The representative of South Africa voiced opposition to the negative effects of occupation on the people of Palestine and agreed that the occupation had become an “illegal oxymoron”.
The representative of Morocco said the Palestinian issue was at an impasse and reiterated her support for initiatives aimed at creating a Palestinian State with Jerusalem as its capital.
The representative of Saudi Arabia said Israel continued to violate basic human rights and pursue colonial policies.
The representative of Nicaragua said that despite appeals from the international community, Israel continued to build illegal settlements and asked how such policies affected Palestinians’ right to development.
The representative of the European Union said achieving a two-State solution was central to the bloc’s policy. He opposed Israel’s settlement building, and condemned terror attacks from all sides and in all circumstances.
The representative of Cuba demanded a just, peaceful solution and called for recognition of a Palestinian State.
The representative of China vowed to pay attention to the human rights situation in the occupied territories and expressed support for a two-State solution.
The representative of Turkey said Israeli policy continued to violate United Nations resolutions, and he expressed commitment to development efforts in the region.
The representative of Malaysia said Palestinians faced great violations including movement restrictions and inability to construct new homes. He asked about the implications of those policies.
The representative of Iran said the report outlined violations by Israel and asked if the Special Rapporteur had approached that country’s allies to encourage his potential visit.
The representative of Indonesia said fundamental human rights and freedoms must be prioritized, and that violations from the occupying power must end.
The representative of the Maldives said the crisis in Palestine was entirely man-made and caused by Israel. Occupation was a flagrant violation of international law, he said, calling for an independent and sovereign Palestine.
The representative of Norway urged Israel’s full cooperation with the Special Rapporteur. He expressed concern over practices amounting to collective punishment and called for pursuit of a two-State solution.
The representative of the Russian Federation said that despite international efforts, little progress had been made in recent decades. He said the two-State solution was the only way forward and called for an end to unilateral actions.
The representative of Iraq called on the international community to ensure Israel complied with international rules.
The representative of Syria encouraged the Special Rapporteur to continue working to expose State terror promoted by Israel.
The representative of Egypt said Israel was pursuing new Greater Jerusalem legislation and asked about the implications of such legislation.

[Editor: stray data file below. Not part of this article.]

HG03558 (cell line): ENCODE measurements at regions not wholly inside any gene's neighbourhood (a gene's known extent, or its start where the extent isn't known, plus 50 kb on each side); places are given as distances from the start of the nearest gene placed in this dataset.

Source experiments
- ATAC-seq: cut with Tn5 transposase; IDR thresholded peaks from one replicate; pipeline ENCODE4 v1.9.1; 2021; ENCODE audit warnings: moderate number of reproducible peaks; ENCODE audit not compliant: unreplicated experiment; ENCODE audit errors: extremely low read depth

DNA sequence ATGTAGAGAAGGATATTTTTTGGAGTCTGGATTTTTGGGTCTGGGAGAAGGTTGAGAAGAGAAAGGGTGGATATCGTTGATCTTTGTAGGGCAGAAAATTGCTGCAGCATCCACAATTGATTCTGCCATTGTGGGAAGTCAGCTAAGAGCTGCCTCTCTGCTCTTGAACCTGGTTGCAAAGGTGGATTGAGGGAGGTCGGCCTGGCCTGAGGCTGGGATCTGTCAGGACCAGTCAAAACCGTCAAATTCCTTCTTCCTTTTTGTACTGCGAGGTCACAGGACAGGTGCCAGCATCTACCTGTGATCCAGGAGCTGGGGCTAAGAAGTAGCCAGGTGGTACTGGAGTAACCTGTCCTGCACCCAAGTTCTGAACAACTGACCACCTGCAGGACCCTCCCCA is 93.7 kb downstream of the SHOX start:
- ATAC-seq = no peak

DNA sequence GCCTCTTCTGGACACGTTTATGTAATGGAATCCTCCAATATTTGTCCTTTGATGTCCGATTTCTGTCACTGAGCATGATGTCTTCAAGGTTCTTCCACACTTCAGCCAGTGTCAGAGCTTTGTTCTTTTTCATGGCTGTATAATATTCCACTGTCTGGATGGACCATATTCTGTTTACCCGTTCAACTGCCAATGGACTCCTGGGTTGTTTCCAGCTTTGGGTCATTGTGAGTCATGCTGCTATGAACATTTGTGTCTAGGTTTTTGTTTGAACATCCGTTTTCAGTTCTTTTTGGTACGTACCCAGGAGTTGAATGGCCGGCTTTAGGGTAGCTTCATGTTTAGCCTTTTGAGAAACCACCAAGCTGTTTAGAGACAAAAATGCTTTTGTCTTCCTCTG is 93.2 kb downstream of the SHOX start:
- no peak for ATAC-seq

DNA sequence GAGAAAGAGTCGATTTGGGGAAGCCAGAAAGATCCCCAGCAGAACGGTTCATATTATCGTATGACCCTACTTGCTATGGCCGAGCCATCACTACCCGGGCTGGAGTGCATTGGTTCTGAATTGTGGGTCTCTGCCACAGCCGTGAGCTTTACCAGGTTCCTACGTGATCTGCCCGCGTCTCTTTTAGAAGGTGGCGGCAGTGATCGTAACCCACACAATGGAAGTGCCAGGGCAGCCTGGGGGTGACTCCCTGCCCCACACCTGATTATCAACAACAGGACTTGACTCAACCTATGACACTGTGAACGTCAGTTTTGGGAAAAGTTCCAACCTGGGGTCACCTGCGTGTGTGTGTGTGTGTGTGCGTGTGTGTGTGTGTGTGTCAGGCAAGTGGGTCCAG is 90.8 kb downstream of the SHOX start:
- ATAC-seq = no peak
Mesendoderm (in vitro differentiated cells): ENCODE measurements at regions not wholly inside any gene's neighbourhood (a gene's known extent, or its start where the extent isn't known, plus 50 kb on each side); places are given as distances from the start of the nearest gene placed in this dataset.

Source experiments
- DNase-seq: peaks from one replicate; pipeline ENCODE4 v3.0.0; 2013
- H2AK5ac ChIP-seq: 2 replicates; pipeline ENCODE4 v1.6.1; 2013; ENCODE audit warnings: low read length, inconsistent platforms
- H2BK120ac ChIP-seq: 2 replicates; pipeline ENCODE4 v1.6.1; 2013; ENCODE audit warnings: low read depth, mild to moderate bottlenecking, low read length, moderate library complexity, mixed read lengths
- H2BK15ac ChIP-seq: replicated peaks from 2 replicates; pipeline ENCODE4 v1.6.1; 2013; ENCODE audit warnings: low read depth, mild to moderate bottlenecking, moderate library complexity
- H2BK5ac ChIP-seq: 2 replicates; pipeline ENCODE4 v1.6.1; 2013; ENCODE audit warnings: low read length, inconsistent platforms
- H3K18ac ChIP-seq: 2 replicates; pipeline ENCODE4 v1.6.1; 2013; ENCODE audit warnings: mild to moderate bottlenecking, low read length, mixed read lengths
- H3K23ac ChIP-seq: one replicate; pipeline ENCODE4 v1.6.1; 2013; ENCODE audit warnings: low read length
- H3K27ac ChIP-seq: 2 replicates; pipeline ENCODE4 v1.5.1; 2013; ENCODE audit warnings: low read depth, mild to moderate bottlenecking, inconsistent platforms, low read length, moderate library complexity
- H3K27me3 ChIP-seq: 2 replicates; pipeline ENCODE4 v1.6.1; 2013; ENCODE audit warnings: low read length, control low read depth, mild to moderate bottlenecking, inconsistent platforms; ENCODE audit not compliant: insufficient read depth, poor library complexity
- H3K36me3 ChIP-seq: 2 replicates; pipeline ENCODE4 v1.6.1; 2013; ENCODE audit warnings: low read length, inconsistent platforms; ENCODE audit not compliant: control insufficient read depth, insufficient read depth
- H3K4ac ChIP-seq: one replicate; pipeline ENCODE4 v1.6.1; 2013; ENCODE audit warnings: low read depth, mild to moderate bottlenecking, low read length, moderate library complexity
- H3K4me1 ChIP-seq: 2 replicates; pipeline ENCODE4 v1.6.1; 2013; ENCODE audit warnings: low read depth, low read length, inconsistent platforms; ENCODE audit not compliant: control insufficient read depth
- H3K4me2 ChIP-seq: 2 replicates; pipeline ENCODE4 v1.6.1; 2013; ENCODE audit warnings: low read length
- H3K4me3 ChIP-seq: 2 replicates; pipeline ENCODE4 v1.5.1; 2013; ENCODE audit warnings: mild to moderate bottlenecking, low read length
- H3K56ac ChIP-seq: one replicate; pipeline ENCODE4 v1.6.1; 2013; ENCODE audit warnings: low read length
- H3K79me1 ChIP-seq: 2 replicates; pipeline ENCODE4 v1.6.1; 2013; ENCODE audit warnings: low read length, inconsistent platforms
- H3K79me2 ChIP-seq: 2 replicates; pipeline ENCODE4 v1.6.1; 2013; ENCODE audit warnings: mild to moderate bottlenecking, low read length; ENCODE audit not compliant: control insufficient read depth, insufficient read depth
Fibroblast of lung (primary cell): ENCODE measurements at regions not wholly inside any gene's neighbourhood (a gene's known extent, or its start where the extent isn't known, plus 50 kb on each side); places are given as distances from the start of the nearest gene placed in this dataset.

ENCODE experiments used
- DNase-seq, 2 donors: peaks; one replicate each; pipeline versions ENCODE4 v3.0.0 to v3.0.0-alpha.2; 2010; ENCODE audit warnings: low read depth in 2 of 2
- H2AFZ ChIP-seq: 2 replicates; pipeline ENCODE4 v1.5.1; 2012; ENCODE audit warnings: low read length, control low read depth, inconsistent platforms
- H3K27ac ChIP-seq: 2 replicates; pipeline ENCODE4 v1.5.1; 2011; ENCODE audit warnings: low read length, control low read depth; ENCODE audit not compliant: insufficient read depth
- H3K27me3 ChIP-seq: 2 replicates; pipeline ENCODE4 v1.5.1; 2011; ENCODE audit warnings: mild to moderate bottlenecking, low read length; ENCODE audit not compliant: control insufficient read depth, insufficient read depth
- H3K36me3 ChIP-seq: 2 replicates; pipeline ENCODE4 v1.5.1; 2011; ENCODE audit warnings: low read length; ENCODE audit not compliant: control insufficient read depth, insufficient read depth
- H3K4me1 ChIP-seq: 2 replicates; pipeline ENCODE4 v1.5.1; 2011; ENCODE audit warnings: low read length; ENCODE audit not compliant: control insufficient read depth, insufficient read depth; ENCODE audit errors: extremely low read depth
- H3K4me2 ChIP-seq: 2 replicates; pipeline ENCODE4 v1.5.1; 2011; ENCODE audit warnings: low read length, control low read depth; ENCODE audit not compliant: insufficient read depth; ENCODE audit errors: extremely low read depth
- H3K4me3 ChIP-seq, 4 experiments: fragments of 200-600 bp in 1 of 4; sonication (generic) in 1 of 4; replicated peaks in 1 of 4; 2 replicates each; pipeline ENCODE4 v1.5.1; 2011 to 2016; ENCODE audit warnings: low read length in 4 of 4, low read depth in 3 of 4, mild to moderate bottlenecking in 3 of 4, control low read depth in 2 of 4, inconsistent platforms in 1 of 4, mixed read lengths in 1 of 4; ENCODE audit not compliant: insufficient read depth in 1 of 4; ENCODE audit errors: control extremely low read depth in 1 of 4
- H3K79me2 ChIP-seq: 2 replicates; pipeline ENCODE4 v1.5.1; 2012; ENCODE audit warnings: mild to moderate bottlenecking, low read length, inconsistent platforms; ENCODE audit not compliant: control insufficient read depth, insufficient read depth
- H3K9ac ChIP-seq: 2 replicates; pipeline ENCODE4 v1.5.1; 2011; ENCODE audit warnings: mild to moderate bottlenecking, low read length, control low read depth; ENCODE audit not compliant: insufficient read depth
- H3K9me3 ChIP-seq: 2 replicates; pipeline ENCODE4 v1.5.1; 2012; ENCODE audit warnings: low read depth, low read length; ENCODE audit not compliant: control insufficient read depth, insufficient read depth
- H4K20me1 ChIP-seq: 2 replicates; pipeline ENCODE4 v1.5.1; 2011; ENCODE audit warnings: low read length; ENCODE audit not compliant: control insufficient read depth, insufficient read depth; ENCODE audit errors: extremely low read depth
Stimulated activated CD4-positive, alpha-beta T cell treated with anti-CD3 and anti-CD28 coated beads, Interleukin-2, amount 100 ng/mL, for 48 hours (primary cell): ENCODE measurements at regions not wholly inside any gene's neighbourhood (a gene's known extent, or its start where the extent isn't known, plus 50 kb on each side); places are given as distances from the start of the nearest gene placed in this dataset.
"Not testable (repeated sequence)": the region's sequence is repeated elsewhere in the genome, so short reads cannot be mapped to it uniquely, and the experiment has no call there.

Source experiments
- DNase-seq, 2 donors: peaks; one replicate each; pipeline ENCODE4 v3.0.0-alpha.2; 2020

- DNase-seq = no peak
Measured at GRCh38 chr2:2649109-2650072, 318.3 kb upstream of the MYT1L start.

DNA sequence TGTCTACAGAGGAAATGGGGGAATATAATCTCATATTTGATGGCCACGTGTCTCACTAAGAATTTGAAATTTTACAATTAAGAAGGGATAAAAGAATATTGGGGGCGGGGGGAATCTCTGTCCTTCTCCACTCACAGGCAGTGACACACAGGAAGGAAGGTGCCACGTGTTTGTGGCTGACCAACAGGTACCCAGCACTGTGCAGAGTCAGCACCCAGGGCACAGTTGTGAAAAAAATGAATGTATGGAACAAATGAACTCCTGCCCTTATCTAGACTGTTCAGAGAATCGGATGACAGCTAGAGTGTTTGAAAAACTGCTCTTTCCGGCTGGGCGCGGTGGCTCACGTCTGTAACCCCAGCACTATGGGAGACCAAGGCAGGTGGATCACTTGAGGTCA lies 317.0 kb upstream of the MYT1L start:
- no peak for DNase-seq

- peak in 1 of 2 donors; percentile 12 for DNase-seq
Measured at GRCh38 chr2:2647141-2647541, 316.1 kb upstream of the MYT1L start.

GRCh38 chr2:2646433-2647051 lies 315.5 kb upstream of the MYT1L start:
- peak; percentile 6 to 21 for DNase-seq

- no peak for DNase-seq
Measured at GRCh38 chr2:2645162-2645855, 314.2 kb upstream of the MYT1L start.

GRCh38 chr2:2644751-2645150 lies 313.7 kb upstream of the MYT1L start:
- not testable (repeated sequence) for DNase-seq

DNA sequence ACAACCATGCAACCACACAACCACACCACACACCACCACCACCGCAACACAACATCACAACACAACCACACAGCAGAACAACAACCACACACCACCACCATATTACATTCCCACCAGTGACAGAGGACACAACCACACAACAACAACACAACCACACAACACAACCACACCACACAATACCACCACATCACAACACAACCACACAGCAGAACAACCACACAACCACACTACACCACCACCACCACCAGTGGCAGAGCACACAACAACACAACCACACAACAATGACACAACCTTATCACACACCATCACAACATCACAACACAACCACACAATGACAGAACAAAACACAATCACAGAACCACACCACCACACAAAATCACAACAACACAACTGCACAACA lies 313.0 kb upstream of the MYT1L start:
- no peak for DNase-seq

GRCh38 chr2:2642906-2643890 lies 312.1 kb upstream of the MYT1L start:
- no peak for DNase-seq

Mr. LYNK urged the United Nations to commission a study on the legality of Israel’s continued occupation of Palestinian territory. When that had been done in 1971 regarding Namibia and South Africa, the situation there had persisted for over 40 years. He urged the General Assembly to sponsor a legal study on ways and means for States to ensure respect for international law, including the duty to end a wrongful situation. If those avenues did not succeed, the Assembly should consider the Uniting for Peace resolution. If there were a determination that Israel’s occupier role was no longer lawful, a declaration of illegality of any further rule by Israel would not affect the framework of international protection, such as the Geneva Convention. Those were two separate questions, and a declaration of illegality would maintain protection until the end of the occupation.
To comments by Israel’s delegate, he said advancing ad hominem personal attacks had never been a persuasive argument. On how settlement enterprises affected Palestinians, he said it meant the loss of property, restrictions on the freedom of movement, the pillage of water and natural resources, and the creation of a separate political regime with no place in the modern world. Regarding a query on the implications of a new Jerusalem bill, he noted that in 1967, the initial annexation of East Jerusalem had been disguised as municipal fusion. That had meant to bring in several hundred thousand settlers by a first step of extending the laws of Jerusalem to them. The international community should take up that issue with great alarm.
For information media. Not an official record.
Document Sources: General Assembly, General Assembly Third Committee (Social Humanitarian and Cultural), Special Rapporteur on the situation of human rights in the OPT
Subject: Annexation, Human rights and international humanitarian law, Jerusalem, Legal issues, Occupation, Separation barrier, Settlements
Publication Date: 27/10/2017
URL source: http://www.un.org/press/en/2017/gashc/4213.doc.htm